Reinvent Wellington

Campaigning for public office is the most fun I've had in Wellington legally for many years. And I've now gone onto YouTube to promote my message. I don't think any other candidate has done this, and goodness knows whether it will make a difference. But it's fun, and what's bad about that?


A video is an opportunity to talk directly to an audience at a time when they are ready to receive the message. That's important in communications. Of course you don't get the same interaction and feedback that you do in a one on conversation, or the interchange and banter that candidates will get next week at the various public meetings. But it's one more communications channel so why not use it.

My message is that Wellington needs to reinvent itself.

This is a great city but we have got issues. Number one is that right now Wellington is in danger of stagnating. The economic problems we face - slow retail sales, empty shops, falling demand for office space point to that.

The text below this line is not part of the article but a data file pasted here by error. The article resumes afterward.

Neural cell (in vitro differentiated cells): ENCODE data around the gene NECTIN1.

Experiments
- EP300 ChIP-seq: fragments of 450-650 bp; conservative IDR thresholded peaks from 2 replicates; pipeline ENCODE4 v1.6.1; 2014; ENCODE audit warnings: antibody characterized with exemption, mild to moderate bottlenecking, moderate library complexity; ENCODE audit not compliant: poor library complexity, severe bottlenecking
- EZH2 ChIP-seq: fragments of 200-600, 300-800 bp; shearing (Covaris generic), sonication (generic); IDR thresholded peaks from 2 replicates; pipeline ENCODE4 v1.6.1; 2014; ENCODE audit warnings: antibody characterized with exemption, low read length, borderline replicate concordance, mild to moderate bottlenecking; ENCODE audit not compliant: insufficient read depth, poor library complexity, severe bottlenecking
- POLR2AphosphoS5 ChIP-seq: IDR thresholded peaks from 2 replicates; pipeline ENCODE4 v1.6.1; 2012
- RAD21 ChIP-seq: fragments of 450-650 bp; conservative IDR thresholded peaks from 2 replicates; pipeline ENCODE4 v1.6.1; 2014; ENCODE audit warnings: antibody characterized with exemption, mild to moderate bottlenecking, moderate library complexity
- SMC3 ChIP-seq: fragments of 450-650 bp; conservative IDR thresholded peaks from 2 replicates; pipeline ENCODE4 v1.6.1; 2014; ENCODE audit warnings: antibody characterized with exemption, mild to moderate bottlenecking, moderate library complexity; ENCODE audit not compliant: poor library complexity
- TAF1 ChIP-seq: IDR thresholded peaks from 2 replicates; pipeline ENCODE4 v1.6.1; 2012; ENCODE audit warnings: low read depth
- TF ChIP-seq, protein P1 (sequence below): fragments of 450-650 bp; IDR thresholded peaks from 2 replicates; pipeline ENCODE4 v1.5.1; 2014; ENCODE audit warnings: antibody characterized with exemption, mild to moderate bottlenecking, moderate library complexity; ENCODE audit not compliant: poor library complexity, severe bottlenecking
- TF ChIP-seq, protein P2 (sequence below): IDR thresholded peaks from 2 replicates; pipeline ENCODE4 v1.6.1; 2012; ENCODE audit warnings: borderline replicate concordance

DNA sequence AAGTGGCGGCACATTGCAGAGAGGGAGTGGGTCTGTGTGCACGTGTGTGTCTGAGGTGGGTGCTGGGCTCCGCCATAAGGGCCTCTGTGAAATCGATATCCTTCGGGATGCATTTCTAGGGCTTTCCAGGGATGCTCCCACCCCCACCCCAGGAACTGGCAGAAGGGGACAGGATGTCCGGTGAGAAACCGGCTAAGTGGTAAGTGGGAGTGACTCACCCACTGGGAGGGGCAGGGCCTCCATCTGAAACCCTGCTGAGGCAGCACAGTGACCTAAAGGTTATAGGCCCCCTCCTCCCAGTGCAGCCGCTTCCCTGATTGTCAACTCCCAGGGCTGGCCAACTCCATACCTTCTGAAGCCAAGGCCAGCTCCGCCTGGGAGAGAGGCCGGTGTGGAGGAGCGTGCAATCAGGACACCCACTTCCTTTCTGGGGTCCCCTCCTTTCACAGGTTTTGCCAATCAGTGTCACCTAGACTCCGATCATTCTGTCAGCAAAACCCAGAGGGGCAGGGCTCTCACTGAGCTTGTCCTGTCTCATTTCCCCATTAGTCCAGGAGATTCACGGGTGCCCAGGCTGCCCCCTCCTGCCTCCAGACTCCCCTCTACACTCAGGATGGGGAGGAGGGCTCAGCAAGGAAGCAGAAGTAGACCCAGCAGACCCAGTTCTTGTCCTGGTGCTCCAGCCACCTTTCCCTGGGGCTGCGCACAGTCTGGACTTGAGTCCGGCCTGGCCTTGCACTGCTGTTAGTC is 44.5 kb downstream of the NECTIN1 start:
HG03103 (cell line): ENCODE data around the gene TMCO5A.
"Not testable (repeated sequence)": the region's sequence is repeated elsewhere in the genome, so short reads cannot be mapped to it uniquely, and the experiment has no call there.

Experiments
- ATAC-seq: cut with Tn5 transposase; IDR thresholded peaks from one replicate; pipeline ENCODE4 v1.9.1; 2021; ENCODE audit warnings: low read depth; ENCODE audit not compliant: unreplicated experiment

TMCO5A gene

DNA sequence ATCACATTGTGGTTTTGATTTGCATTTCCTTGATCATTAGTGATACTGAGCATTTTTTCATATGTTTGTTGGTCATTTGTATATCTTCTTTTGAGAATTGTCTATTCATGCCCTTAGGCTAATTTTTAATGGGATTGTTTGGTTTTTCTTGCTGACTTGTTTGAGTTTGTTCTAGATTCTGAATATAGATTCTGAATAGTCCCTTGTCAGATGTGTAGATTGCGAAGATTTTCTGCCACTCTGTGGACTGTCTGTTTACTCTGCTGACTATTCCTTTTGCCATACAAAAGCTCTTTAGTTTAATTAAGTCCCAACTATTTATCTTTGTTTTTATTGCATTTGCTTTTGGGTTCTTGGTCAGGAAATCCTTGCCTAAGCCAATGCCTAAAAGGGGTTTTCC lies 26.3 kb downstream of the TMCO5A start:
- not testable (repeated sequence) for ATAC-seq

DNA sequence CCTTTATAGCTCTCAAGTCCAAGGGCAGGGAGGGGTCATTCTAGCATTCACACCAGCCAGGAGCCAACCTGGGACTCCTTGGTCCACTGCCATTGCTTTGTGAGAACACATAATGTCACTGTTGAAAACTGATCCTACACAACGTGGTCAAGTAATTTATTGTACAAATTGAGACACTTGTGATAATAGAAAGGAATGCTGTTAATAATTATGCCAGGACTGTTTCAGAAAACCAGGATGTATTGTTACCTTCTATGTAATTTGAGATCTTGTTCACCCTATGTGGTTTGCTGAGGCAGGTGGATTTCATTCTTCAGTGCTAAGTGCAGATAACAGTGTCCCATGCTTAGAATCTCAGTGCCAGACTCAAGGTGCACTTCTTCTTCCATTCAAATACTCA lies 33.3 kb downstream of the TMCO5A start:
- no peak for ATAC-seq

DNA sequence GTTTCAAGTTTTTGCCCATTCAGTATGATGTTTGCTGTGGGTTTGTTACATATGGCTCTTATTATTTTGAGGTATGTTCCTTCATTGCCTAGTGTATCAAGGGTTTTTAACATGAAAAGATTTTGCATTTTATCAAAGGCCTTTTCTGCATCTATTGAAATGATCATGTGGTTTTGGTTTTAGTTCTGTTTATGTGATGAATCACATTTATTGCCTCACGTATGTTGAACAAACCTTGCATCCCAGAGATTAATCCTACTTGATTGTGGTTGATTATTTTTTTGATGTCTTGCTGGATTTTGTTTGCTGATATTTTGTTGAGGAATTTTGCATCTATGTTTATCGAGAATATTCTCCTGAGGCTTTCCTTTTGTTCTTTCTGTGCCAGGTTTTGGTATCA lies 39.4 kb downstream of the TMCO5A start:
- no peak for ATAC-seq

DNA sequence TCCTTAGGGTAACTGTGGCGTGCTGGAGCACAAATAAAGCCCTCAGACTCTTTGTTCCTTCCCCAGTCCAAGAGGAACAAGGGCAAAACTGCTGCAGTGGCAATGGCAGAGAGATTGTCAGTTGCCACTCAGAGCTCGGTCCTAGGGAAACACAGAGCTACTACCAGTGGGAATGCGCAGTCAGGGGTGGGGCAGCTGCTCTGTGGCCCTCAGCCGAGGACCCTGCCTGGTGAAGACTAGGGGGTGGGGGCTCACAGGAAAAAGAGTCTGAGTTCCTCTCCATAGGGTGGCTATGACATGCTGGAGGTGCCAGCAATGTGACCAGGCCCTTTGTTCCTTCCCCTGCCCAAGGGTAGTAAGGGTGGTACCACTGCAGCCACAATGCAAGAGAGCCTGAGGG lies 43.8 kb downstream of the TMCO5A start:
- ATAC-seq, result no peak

But the problem is deeper. In the 1980s Wellington reinvented itself as a city of culture and events. We got a big point of difference. The council invested in buildings like the Embassy Theatre and the St James, and in events like the Sevens, film premieres and the various arts and comedy festivals. That's when Courtenay Place was born as an entertainment area.

There was a political consensus about where the city was going. But now the council has run out of puff, and there are too many personality clashes around the council table.

The creative and cultural strategy is tired. It's still useful but it doesn't deliver the big difference any more.

We need something new. Actually we need several things.

New faces round the council table would be a start, so would a new consensus on where the city is going.

I want to be part of that debate. And I want the council to engage with its citizens, with the business community, with social groups, and with the creative and innovative people who will drive our future.

We need to reinvent this city again. I know we can do it, and we must.

If we don't, then the money, the entrepreneurs and the talented will go elsewhere, and those that stay behind will be the losers.

Don't let that happen; elect councillors who are going to make a difference to Wellington.  That's why I am standing for the city council in the Lambton Ward. I want to see a city that is safe, healthy, exciting and prosperous.